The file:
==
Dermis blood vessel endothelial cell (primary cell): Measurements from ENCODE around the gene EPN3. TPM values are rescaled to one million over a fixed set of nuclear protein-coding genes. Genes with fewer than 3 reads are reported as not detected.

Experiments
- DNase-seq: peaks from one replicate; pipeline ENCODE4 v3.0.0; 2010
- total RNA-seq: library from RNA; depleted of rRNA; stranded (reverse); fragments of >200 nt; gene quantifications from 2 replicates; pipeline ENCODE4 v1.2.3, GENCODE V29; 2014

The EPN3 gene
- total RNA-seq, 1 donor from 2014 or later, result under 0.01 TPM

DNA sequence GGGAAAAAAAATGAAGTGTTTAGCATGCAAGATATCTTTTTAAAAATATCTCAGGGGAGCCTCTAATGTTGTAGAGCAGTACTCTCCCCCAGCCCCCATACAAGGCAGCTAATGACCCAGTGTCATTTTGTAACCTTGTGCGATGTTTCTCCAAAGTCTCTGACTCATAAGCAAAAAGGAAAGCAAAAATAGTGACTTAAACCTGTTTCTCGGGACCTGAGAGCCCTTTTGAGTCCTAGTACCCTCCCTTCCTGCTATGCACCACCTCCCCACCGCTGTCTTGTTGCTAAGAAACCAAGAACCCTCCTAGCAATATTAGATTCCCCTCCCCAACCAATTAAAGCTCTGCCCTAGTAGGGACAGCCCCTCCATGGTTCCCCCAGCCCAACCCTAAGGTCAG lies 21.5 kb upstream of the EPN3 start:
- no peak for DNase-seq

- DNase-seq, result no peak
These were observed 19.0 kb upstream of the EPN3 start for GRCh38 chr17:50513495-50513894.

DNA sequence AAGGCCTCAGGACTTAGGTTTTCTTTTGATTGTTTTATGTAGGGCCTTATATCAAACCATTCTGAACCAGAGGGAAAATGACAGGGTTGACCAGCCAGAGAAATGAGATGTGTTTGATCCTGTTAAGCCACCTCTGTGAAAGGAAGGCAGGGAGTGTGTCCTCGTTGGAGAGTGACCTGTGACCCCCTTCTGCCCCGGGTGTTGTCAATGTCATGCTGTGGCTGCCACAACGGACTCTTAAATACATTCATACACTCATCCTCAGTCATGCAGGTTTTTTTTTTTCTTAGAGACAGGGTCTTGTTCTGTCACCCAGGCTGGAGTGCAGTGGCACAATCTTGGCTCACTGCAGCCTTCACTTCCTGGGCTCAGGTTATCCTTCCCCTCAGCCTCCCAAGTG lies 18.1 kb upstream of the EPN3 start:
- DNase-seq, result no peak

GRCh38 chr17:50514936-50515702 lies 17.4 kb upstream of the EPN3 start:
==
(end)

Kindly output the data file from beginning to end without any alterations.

Dermis blood vessel endothelial cell (primary cell): Measurements from ENCODE around the gene EPN3. TPM values are rescaled to one million over a fixed set of nuclear protein-coding genes. Genes with fewer than 3 reads are reported as not detected.

Experiments
- DNase-seq: peaks from one replicate; pipeline ENCODE4 v3.0.0; 2010
- total RNA-seq: library from RNA; depleted of rRNA; stranded (reverse); fragments of >200 nt; gene quantifications from 2 replicates; pipeline ENCODE4 v1.2.3, GENCODE V29; 2014

The EPN3 gene
- total RNA-seq, 1 donor from 2014 or later, result under 0.01 TPM

DNA sequence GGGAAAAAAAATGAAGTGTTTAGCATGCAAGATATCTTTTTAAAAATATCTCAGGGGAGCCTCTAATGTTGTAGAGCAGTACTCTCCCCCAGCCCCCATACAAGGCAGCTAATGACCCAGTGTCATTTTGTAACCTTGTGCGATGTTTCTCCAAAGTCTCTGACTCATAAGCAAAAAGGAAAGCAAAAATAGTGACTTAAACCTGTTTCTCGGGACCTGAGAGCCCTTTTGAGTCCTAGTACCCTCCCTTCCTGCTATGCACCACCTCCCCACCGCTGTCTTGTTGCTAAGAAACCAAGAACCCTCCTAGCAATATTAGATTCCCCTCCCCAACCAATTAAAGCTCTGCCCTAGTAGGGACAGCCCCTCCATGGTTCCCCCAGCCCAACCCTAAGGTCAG lies 21.5 kb upstream of the EPN3 start:
- no peak for DNase-seq

- DNase-seq, result no peak
These were observed 19.0 kb upstream of the EPN3 start for GRCh38 chr17:50513495-50513894.

DNA sequence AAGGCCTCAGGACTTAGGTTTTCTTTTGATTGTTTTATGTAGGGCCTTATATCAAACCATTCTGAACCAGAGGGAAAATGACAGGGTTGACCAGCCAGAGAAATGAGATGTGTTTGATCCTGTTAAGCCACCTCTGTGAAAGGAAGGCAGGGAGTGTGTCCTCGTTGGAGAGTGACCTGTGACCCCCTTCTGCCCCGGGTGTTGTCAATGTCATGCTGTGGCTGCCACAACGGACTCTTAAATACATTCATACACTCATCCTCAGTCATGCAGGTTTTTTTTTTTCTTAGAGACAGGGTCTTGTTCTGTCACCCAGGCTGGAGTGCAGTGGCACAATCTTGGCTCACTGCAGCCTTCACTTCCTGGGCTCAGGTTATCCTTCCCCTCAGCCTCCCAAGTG lies 18.1 kb upstream of the EPN3 start:
- DNase-seq, result no peak

GRCh38 chr17:50514936-50515702 lies 17.4 kb upstream of the EPN3 start: